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Do socio-demographic and psychological factors predict dietary pattern? / Julie E Griffiths
Swansea University Author: Julie E, Griffiths
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Despite governmental strategies to curb chronic disease, obesity and mental health problems, these continue largely unabated. Yet interventions and health education are expensive and would be more cost effective if targeted at high risk groups. The purpose of the thesis was to establish predictors o...
|Degree level:||Master of Philosophy|
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Despite governmental strategies to curb chronic disease, obesity and mental health problems, these continue largely unabated. Yet interventions and health education are expensive and would be more cost effective if targeted at high risk groups. The purpose of the thesis was to establish predictors of healthy and unhealthy dietary patterns and thus identify sections of the population to which more effective interventions can be focused. The 'Western' diet has been characterized by higher consumption of refined cereals, processed and red meats, eggs, desserts and high-fat dairy products while the 'Prudent' diet is distinguished by more fruit, vegetables, whole grains, legumes, fish and poultry. The 'Western' diet has been linked with higher incidence of chronic disease. A food frequency questionnaire of a representative sample of the adult U.K. population was reduced using factor analysis to ten dietary patterns, seven of which were consistent with either the Western or Prudent type diet. These dietary styles were related to demographic variables and found to differ depending on gender, education, age and socio-economic background. The present study is unusual in that it considered the influence of a wide range of factors on dietary choice. Women ate more whole-foods while men ate more processed foods; older people preferred sweet foods; the lesser educated ate more savoury foods; the better educated ate more rice, pasta nuts, fruits and salad; higher socio-economic status was associated with eating more whole foods. In particular it was recommended that nutrition education should be targeted at more extraverted young males with less education, from a lower socio-economic background. A more general message is that one should not consider demographic variables in isolation as there are interactions that make simple generalizations misleading.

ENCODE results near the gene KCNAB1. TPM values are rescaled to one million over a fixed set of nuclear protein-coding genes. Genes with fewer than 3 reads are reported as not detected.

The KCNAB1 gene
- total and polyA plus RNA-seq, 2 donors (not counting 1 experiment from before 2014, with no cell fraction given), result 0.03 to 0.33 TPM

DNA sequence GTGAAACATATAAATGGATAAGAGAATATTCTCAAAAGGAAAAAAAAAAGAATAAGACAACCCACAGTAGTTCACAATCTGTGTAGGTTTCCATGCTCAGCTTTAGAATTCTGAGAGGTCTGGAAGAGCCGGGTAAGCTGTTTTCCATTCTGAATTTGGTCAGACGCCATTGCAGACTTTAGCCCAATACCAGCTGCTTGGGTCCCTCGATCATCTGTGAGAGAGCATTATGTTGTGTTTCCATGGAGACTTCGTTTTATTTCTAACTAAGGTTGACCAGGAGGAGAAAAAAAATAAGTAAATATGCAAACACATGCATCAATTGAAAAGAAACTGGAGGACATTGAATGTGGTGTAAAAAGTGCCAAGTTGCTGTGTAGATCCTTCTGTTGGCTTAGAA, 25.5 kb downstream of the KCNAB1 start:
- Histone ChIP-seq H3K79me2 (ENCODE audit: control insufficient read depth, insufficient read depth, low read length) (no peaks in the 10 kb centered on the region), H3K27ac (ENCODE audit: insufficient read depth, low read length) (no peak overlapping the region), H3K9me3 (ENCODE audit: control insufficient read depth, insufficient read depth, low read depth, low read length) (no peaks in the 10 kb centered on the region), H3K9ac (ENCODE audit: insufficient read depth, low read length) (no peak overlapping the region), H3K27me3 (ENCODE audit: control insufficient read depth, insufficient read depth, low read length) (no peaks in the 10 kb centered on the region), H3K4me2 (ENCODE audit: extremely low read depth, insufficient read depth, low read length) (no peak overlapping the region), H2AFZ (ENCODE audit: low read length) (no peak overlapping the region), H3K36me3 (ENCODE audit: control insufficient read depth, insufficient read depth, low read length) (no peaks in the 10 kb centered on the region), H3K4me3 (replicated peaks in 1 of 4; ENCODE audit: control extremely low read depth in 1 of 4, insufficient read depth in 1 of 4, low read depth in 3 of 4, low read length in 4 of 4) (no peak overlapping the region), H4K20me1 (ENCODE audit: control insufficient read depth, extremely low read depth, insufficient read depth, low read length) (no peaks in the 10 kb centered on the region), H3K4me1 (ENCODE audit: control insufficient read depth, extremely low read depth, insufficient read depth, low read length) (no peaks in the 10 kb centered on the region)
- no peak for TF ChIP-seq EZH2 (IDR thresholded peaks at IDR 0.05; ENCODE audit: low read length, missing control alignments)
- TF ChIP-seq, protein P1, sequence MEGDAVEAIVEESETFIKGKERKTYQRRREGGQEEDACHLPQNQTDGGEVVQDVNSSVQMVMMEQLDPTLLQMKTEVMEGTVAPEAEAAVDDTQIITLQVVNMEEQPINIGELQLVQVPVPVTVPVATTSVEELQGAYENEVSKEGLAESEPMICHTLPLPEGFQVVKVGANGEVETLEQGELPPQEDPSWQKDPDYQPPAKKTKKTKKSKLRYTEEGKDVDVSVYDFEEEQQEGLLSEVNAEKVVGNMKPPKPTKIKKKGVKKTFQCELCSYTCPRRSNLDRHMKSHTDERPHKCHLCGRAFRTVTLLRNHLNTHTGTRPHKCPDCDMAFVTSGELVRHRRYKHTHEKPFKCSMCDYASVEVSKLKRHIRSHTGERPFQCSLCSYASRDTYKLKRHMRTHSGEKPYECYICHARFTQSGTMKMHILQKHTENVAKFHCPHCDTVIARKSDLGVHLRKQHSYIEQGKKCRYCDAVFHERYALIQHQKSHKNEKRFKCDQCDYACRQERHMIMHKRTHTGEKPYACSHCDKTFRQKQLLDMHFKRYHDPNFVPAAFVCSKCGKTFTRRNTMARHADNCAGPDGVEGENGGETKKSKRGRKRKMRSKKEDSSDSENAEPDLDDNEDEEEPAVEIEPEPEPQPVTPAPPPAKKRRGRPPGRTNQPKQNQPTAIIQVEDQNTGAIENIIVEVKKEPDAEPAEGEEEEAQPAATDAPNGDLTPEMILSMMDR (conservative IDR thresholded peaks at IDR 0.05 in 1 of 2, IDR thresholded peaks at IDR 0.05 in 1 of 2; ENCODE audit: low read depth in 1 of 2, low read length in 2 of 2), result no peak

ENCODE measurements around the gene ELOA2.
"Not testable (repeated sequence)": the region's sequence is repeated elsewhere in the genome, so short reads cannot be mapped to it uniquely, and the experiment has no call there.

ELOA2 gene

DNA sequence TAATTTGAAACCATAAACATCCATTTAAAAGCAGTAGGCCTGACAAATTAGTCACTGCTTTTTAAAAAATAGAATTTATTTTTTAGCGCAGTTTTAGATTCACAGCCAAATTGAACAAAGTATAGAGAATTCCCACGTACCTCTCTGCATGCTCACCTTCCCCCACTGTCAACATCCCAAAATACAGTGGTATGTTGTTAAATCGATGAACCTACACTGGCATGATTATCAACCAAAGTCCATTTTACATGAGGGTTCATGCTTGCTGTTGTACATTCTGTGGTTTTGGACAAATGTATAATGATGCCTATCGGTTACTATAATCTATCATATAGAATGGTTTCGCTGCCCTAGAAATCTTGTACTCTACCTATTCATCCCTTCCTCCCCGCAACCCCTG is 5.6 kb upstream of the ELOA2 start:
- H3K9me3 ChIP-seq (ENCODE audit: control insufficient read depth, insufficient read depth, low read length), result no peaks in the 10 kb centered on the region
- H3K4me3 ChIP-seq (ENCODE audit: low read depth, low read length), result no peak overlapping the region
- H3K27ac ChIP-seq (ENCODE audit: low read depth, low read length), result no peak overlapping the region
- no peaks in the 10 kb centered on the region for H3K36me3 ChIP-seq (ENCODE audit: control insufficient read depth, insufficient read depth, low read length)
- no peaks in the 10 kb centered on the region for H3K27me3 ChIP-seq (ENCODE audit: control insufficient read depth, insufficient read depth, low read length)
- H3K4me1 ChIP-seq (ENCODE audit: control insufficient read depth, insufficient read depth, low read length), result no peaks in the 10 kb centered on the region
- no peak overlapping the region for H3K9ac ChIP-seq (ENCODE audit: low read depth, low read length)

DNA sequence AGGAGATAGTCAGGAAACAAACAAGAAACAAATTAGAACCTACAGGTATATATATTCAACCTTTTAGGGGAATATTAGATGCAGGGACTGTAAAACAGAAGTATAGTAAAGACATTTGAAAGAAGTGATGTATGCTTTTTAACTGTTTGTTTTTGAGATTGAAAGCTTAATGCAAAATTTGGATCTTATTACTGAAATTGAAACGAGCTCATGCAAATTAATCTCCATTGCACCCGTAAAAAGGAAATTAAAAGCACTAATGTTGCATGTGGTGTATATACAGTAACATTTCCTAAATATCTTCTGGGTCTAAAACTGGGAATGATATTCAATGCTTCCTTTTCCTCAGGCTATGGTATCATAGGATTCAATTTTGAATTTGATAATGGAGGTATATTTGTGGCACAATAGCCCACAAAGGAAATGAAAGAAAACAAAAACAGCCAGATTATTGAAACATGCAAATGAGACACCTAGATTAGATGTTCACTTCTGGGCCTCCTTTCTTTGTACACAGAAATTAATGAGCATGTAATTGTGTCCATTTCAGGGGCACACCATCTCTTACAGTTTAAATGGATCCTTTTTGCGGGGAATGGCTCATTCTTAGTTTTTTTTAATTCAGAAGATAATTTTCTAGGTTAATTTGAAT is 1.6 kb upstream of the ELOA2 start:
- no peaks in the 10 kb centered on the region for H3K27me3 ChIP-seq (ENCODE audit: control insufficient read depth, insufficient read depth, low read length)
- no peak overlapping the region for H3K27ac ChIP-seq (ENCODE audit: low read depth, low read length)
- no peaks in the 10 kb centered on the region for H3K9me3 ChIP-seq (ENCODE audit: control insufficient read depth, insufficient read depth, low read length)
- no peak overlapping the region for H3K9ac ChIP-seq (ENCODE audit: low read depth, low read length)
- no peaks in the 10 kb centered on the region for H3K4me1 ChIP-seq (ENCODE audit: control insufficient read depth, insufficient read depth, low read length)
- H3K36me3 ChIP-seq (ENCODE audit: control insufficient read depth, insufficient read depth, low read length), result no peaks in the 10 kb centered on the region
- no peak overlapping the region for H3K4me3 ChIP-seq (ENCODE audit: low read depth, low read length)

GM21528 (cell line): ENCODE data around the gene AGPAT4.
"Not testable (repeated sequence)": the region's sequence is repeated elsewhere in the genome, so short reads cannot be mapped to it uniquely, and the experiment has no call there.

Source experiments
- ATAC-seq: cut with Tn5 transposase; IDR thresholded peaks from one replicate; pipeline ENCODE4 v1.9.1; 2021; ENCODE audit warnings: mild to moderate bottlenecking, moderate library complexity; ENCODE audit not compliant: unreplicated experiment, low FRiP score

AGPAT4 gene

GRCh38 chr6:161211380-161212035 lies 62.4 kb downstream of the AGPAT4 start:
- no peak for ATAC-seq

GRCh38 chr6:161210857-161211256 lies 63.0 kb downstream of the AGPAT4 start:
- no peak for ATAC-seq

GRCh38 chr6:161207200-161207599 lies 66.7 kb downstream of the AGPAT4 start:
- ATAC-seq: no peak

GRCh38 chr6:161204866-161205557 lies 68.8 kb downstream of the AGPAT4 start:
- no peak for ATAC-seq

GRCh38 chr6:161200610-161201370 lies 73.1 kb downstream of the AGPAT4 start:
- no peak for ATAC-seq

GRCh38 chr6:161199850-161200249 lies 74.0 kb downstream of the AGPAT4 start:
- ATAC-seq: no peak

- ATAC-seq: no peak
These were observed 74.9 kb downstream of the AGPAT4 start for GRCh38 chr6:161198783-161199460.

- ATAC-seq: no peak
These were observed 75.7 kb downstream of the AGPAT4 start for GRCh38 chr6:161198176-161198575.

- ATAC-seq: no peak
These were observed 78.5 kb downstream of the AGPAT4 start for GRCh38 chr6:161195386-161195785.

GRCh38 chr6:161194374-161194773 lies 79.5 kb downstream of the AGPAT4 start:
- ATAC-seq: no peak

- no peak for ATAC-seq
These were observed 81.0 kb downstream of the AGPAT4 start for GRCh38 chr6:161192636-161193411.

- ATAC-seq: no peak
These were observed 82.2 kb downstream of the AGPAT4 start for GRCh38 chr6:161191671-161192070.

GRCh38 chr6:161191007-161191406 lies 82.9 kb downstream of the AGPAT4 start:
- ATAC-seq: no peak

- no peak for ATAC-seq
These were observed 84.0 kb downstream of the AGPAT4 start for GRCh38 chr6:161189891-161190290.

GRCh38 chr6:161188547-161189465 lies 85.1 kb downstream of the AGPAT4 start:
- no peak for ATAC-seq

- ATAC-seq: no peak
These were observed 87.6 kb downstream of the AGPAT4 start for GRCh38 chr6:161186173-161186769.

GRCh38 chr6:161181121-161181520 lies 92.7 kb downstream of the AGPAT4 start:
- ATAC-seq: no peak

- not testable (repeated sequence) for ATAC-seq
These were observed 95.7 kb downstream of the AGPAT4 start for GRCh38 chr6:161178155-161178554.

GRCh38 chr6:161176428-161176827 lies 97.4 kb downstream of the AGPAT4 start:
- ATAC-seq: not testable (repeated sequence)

College of Human and Health Sciences